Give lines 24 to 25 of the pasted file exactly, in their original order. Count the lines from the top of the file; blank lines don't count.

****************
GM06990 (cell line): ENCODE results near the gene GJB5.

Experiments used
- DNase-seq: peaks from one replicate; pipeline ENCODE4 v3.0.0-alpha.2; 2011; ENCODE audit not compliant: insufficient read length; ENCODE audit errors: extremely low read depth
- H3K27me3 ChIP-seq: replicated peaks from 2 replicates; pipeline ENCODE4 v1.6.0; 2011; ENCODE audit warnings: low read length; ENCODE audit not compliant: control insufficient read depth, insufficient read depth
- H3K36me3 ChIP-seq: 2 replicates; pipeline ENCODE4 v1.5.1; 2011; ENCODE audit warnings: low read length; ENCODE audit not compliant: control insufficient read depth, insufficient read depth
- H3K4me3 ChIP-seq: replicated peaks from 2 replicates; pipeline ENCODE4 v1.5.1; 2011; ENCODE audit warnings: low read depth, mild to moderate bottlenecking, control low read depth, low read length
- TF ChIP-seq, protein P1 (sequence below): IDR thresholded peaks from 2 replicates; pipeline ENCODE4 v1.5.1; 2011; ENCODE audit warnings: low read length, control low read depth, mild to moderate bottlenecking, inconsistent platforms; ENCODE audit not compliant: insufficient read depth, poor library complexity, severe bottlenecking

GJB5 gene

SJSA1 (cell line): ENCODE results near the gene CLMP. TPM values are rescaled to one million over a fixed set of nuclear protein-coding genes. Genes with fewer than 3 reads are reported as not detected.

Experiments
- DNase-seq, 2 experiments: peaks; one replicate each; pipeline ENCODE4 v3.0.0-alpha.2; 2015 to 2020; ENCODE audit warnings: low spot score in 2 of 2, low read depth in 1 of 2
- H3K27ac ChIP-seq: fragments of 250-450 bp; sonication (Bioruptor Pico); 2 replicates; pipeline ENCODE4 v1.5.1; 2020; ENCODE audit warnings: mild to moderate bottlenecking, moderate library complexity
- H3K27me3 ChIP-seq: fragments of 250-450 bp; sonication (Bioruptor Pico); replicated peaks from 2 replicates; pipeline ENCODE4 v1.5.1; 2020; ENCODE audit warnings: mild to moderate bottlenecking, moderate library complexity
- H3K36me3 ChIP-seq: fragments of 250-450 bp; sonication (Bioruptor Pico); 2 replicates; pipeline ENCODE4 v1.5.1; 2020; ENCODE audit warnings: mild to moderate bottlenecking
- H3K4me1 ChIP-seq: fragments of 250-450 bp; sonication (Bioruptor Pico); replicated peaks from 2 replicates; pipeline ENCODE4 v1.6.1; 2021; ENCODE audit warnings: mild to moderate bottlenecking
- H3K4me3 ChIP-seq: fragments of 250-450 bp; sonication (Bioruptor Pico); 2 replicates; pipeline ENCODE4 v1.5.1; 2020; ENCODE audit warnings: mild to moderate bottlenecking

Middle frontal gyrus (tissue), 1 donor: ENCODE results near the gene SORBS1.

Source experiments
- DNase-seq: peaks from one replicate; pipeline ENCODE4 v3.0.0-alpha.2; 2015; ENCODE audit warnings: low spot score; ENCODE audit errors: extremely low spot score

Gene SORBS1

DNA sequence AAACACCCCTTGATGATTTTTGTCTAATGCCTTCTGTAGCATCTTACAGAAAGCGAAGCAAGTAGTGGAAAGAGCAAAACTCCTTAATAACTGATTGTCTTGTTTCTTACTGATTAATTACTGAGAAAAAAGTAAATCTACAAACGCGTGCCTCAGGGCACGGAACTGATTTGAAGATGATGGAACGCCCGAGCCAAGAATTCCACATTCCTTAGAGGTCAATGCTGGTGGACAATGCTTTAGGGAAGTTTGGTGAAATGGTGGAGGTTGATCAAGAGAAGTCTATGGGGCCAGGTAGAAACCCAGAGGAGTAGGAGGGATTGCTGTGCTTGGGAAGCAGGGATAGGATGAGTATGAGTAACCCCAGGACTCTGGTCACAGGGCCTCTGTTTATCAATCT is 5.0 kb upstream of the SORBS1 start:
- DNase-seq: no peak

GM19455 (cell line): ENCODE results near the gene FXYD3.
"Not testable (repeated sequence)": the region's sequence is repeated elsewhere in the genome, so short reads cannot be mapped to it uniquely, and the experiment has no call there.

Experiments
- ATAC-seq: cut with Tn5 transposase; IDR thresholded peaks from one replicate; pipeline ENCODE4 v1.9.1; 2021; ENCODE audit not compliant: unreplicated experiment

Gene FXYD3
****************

"Not testable (repeated sequence)": the region's sequence is repeated elsewhere in the genome, so short reads cannot be mapped to it uniquely, and the experiment has no call there.

Experiments